Re-enabling the persistence bundle unblocks the call and allows the servlet to see the details of the cheese offer. Meanwhile, however, the cheese offer has been removed from the aggregator’s reference list and then re-added to it. When the iterator finishes printing out the details of the cheese offer, it checks to see if there are any more offers and discovers that a new offer has been added to the list—a cheese offer, apparently. At the end of the procedure, the reference list still only has two offers, cheese and chocolate, but if the timing is just right (or you insert lots of pauses, as we did!), an unlucky iterator could see both the old and new occurrences of the cheese offer.

In this case, the only consequence of a potentially disastrous outage of the persistence bundle is that the cheese offer is included twice in the printed list of offers. It looks a bit stupid, but there’s no harm done. If iterating over the same service twice is more serious, you may want to consider making unmodifiable copies of reference lists before passing them around or iterating over them.

WARNING In our opinion, this is incredibly cool. We must be honest, though, and disclose that it took a few tries to get this example right! If you expect to support these extreme dynamics in your application, it’s’ important that you test properly. Hanging on to references to services which might have been compromised can cause problems. In this case if there were multiple calls to from getOfferFood() the web front end or the offer aggregator sorting routine a ServicedUnavailableException was thrown from the second call.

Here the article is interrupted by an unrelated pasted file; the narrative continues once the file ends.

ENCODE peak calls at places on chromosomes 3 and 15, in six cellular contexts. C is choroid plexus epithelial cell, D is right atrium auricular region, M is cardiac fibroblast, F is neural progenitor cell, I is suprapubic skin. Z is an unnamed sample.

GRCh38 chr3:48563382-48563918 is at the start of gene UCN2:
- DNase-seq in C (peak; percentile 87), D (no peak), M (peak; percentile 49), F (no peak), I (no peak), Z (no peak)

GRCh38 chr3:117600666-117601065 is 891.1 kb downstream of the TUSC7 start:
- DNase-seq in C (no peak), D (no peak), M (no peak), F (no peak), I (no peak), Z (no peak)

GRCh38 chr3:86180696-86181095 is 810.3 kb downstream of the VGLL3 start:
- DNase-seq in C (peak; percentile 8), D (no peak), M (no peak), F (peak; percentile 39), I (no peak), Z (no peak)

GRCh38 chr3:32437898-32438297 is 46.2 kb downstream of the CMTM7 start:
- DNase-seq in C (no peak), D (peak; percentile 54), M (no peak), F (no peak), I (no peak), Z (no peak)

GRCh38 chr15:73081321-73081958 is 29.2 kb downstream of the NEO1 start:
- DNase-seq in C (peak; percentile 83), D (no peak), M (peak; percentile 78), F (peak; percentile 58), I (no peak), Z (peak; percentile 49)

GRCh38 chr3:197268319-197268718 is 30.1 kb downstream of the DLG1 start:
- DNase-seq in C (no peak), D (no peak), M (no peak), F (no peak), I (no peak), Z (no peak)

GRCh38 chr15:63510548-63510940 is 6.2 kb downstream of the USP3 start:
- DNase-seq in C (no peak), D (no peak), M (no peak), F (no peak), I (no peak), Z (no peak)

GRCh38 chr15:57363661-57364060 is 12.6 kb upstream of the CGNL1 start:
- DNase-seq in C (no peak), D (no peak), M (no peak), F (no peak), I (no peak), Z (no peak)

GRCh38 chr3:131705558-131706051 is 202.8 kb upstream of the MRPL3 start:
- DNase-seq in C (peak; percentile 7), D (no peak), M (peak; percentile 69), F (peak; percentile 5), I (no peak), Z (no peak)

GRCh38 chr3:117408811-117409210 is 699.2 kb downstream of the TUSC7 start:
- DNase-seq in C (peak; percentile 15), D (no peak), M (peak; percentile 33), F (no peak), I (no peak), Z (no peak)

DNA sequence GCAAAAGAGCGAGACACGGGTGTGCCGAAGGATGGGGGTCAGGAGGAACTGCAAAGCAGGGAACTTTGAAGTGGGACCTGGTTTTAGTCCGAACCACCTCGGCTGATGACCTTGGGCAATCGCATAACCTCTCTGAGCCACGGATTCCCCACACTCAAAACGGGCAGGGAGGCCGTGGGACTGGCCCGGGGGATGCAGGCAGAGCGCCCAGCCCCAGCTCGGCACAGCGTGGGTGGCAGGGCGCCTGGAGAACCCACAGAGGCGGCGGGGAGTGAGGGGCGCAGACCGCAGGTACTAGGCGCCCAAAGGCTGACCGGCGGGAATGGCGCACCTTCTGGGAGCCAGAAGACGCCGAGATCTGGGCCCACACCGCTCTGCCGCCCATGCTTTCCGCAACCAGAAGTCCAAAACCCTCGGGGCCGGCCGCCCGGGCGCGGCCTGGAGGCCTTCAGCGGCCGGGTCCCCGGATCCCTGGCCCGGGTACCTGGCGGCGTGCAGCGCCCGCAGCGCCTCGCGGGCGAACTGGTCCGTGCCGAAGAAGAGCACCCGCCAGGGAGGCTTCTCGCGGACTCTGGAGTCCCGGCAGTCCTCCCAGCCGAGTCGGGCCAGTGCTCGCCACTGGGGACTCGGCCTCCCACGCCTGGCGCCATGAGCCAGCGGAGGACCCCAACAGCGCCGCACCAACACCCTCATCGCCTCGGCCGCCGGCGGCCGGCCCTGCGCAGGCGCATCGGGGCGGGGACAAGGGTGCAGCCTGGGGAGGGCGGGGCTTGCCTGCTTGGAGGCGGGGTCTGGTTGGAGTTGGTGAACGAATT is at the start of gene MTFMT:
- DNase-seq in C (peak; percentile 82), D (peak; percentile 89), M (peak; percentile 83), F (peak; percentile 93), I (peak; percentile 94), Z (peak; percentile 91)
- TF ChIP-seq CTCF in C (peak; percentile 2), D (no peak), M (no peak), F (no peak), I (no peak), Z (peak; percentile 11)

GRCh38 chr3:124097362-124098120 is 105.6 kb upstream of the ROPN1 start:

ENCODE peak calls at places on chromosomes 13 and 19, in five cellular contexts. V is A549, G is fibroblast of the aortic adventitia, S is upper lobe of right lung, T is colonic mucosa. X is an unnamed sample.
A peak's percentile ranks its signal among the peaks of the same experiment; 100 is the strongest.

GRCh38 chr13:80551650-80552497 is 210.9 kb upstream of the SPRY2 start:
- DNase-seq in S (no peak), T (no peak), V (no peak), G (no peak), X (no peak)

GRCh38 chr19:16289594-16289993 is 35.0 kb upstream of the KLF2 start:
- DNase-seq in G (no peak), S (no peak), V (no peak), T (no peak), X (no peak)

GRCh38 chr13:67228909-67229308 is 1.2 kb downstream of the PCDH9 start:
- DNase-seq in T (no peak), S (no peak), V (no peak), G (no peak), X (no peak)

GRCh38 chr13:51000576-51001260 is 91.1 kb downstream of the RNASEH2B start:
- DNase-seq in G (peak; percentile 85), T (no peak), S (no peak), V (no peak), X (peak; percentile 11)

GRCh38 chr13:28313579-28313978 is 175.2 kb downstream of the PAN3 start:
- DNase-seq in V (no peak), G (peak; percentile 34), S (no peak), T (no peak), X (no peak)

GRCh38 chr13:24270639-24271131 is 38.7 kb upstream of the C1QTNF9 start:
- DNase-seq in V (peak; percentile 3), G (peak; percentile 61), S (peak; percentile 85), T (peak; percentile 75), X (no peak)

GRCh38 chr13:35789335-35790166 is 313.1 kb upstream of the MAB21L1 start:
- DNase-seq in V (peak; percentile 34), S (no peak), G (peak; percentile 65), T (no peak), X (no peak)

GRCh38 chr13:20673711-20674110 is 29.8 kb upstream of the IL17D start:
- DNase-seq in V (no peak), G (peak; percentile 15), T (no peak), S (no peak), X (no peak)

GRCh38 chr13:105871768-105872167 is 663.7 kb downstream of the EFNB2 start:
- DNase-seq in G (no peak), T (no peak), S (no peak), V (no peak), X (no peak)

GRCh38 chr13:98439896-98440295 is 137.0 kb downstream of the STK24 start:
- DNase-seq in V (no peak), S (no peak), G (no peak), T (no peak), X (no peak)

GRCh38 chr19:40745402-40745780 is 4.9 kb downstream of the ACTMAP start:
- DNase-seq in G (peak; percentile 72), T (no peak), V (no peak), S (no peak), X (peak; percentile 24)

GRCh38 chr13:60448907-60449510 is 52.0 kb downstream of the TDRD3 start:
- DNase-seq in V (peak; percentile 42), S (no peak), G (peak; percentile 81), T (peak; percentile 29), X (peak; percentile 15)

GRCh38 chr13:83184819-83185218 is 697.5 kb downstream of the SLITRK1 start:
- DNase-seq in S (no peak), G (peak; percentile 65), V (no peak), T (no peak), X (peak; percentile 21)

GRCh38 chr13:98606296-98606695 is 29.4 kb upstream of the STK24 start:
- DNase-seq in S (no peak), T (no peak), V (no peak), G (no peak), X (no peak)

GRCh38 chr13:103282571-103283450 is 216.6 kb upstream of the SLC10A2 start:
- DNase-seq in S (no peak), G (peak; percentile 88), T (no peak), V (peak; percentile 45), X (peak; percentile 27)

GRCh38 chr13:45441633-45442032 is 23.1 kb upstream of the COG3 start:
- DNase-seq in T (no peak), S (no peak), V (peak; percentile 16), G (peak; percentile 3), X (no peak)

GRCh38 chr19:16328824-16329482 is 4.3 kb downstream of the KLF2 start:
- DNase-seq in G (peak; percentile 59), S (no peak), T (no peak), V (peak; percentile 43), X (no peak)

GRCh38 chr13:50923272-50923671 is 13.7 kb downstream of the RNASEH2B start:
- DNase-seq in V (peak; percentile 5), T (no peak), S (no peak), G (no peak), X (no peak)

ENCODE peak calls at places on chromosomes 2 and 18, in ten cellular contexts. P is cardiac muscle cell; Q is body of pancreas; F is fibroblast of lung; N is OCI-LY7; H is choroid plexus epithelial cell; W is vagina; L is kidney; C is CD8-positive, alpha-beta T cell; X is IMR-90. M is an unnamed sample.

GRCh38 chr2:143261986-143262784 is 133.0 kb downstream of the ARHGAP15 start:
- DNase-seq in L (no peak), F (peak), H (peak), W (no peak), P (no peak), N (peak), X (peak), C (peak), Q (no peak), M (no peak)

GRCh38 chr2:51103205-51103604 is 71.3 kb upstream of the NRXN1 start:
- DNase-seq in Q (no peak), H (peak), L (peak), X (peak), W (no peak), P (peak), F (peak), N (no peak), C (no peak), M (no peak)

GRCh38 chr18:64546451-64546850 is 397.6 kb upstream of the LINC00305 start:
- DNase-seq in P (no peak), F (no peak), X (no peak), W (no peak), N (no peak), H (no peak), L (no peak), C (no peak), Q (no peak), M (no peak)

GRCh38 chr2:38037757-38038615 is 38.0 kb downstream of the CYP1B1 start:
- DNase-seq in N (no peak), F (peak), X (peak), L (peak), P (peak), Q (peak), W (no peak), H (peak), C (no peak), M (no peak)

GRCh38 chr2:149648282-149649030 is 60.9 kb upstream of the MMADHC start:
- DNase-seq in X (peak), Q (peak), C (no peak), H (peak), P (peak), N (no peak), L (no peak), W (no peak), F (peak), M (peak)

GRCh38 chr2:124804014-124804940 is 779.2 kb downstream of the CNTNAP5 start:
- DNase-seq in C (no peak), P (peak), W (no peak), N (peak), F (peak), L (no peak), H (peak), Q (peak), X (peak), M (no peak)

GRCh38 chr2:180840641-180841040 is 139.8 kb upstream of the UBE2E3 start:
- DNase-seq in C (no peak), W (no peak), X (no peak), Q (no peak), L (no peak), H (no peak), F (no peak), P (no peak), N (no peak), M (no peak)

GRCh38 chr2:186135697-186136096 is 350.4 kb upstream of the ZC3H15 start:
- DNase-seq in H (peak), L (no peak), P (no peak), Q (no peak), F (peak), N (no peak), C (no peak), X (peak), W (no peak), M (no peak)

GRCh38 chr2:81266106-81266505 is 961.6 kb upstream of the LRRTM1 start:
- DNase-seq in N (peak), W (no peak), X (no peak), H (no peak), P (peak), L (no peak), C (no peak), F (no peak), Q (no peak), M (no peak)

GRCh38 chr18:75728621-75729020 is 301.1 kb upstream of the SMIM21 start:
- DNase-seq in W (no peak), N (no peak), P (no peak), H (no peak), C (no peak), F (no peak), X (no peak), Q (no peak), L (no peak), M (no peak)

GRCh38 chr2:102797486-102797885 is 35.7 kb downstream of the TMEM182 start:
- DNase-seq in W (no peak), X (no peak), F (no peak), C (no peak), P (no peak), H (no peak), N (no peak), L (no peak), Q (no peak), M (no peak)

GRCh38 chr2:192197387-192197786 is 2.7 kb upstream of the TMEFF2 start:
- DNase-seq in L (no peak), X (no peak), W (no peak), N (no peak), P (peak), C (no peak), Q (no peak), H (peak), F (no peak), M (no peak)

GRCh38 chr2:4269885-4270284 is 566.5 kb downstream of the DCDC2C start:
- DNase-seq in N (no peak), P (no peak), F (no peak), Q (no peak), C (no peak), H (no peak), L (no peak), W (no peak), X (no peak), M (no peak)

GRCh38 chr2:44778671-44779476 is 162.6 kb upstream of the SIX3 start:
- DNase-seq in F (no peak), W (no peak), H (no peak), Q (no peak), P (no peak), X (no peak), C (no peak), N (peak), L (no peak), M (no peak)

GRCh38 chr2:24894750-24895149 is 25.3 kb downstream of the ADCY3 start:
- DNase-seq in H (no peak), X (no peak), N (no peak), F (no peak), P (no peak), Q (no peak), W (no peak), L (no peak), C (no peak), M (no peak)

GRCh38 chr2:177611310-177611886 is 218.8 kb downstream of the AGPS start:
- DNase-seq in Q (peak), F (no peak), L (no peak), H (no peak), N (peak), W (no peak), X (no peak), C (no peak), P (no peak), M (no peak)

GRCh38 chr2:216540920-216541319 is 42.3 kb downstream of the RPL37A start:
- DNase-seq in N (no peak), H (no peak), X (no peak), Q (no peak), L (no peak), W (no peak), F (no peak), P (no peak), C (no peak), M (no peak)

Setting timeouts

The default Blueprint timeout is five minutes, but it can be adjusted per bundle or per reference. For example, the following update to the Inventory reference ensures that method invocations never block for more than 2 seconds, even when no Inventory service is available:

<reference id="inventory" interface="" timeout="2000" />

Timeouts can also be set for an entire bundle in the manifest by setting directives on the symbolic name:

Bundle-SymbolicName: fancyfoods.persistence; Blueprint.timeout=2000

If the timeout is set to 0, a service invocation will block indefinitely.

Multiplicity and optionality

When declaring a Blueprint service reference, one of the things you can do is declare the service optional.

<reference id="specialOffer" interface="fancyfoods.offers.SpecialOffer" availability="optional"/>